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Monday, March 25, 2013

Something Thoughtful

Nicholas Reid reflects in essay form on general matters and ideas related to literature, history, popular culture and the arts. You are free to agree or disagree with him.

LITERATURE DOES NOT TELL YOU HOW TO VOTE
           
            I won’t harangue you this week. I’ll merely drop a thought in your ear.
            I just read a novel by Woody Guthrie, and I got to thinking how imaginative writers, poets, novelists and song-writers are sometimes annexed to political causes.

            Guthrie was a case in point. His songs say something about poor folks and their lives and their hopes for better things, and that’s something that a wide audience can identify with. But it isn’t a political programme. Woody got taken up eagerly by the Greenwich Village Left, however, and was soon penning articles (“Woody Sez”) for the Daily Worker saying how great things were for plain folks in the Soviet Union and performing sundry other propaganda feats.

            At which point I say – I can fully appreciate the singer-songwriter while at the same time rejecting his na├»ve politics. Because the skills and talents that make an imaginative writer are not necessary the same skills and talents that make a judicious political commentator. Poets, songwriters and novelists can give us a valid vision, but beware when they start preaching the means by which that vision is to be achieved.

            I can grab examples from both the Right and the Left to illustrate this same point.

            On the Right, W.B.Yeats. Brilliant poet, beyond dispute. One of the great ones from his early Celtic twilight stuff to the pithier Crazy Jane poems of his old age. But his ideology and politics? Lamentable swathes of half-baked mysticism, social elitism with lots of forelock-tugging to supposed aristocrats, and some years of beating the drum for home-grown Irish Fascism. Amazing that the man could write something as penetrating about political causes as “Easter 1916” and yet still fall for some of the 20th century’s worst claptrap.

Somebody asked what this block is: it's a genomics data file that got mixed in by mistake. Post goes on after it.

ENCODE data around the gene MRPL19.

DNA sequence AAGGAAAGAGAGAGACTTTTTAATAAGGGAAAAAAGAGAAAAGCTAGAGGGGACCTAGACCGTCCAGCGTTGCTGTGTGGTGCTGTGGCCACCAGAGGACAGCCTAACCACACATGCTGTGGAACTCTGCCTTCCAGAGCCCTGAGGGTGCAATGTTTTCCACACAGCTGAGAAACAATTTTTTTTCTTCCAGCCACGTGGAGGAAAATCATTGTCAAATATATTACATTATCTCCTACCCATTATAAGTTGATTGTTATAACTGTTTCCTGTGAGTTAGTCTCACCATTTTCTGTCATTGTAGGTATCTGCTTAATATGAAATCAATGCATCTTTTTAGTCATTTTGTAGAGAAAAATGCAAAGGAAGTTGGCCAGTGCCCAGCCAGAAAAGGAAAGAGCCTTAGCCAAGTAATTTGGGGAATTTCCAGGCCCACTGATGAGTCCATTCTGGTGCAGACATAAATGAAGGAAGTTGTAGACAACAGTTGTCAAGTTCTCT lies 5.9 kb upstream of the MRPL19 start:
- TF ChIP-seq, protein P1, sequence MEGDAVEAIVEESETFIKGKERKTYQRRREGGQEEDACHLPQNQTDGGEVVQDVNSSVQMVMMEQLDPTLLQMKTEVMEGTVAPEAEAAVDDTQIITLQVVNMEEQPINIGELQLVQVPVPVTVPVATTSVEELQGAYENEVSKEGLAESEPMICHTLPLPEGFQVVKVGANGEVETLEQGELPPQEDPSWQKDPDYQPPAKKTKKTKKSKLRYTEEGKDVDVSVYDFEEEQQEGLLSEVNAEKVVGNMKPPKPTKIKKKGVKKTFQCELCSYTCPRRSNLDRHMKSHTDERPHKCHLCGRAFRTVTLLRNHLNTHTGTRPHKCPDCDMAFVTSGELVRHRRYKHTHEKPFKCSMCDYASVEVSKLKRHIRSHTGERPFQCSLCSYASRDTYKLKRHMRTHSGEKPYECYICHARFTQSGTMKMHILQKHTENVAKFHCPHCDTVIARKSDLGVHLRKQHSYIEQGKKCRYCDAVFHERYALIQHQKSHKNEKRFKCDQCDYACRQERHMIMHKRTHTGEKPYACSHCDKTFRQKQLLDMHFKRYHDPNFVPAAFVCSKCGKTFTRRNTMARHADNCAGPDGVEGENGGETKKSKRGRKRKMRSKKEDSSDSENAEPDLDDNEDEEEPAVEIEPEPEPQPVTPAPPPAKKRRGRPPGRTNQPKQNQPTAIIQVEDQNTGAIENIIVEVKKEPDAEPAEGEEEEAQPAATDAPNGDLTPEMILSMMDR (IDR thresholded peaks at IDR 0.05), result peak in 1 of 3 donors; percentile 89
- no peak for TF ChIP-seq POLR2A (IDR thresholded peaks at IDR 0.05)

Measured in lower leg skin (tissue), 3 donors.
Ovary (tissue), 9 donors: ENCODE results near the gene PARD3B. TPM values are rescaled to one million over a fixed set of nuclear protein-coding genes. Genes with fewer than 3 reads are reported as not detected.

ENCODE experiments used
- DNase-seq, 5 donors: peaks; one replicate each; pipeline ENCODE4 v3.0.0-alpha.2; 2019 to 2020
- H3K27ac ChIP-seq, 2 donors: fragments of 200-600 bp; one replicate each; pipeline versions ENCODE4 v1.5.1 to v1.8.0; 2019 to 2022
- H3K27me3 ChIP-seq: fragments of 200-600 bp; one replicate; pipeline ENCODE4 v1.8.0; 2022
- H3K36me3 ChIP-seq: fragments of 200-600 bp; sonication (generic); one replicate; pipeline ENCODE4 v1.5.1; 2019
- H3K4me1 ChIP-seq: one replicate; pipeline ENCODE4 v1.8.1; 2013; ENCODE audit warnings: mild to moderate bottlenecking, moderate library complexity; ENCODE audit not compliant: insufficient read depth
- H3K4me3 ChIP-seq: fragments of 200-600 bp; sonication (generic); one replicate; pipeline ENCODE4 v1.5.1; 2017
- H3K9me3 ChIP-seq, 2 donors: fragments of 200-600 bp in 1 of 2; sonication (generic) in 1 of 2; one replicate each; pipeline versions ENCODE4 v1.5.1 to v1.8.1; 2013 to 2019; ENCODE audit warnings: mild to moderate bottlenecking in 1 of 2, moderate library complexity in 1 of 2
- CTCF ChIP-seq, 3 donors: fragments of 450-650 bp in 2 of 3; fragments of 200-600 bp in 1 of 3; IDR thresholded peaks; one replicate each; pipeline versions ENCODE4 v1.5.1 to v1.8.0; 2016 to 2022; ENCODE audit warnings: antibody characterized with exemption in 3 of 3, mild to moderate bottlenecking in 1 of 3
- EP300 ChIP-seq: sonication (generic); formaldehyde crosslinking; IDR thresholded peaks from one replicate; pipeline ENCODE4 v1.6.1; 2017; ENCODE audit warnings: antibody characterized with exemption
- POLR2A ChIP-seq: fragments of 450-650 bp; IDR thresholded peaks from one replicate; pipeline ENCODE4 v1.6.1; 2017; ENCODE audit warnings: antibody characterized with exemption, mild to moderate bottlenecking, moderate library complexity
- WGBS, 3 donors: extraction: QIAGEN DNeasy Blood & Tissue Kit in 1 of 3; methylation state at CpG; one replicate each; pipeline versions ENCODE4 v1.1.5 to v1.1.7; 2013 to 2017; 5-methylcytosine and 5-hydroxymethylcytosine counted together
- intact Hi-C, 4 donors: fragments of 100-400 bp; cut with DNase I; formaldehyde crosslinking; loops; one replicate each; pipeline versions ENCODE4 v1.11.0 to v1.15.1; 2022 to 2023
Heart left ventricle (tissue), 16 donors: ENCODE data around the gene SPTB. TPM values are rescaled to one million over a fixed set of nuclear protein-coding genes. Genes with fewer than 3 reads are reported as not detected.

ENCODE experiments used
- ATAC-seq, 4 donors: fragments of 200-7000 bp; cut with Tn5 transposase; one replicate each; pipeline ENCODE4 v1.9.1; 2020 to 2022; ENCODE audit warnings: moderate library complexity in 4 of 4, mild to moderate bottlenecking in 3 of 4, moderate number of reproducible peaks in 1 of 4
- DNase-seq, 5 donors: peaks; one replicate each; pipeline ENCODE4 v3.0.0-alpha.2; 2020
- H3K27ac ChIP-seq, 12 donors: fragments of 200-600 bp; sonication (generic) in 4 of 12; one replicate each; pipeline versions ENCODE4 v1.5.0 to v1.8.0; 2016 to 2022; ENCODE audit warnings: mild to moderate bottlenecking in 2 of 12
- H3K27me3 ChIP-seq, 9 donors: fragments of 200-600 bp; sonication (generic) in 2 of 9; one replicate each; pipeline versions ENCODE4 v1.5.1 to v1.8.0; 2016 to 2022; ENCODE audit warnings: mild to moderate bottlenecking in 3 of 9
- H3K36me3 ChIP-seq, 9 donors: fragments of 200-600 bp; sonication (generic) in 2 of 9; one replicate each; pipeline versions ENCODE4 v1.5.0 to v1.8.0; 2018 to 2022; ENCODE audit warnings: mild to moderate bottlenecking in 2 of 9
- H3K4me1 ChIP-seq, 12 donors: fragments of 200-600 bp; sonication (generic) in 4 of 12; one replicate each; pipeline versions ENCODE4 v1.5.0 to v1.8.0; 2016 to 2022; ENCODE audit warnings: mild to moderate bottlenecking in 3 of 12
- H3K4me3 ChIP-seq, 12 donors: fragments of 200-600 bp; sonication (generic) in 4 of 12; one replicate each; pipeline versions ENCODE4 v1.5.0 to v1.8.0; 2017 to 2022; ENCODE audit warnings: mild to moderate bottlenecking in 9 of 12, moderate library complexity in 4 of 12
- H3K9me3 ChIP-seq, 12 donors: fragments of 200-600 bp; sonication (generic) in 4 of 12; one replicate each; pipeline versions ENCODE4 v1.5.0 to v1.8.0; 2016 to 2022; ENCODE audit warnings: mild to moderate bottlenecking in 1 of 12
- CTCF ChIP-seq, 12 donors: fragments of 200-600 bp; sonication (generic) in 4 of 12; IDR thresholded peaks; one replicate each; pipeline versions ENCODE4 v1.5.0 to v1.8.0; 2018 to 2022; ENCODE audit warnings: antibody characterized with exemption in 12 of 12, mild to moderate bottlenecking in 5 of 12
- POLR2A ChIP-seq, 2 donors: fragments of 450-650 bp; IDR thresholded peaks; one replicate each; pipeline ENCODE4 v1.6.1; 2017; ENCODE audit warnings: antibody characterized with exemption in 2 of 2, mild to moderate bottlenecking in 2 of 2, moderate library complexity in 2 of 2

Do I appreciate Yeats’ poetry any the less in regretting the nonsense of his beliefs and ideology? Indeed not. In fact I think I see more sharply the gulf that divides real literature like his from a political programme.

            On the Left, I have to take it on trust that Pablo Neruda was a great love poet, because I don’t speak Spanish and have read only some translations of his stuff. While taking it on trust, however, I also have to report that Neruda was a simple-minded Stalinist in his political utterances. No matter how great his poetry is, it does not make him a man to trust in the matter of ideology.

            I could fill up pages with sundry other examples. But the point should be clear enough.

            I am not attempting to de-brain song, poetry and other literature. Of course imaginative writers can and do discuss ideas that have an impact on the world beyond the printed page. Literature is not just pure aestheticism or a self-referencing game. Great songs, poems and novels of protest, satire and social comment have been written. But the caveat still remains. The imaginative writer is no more astute in making political choices than anybody else is.

            Therefore attempts to promote political parties and causes on the basis of an imaginative writer’s endorsement should be met sanely in the only possible way – with laughter.

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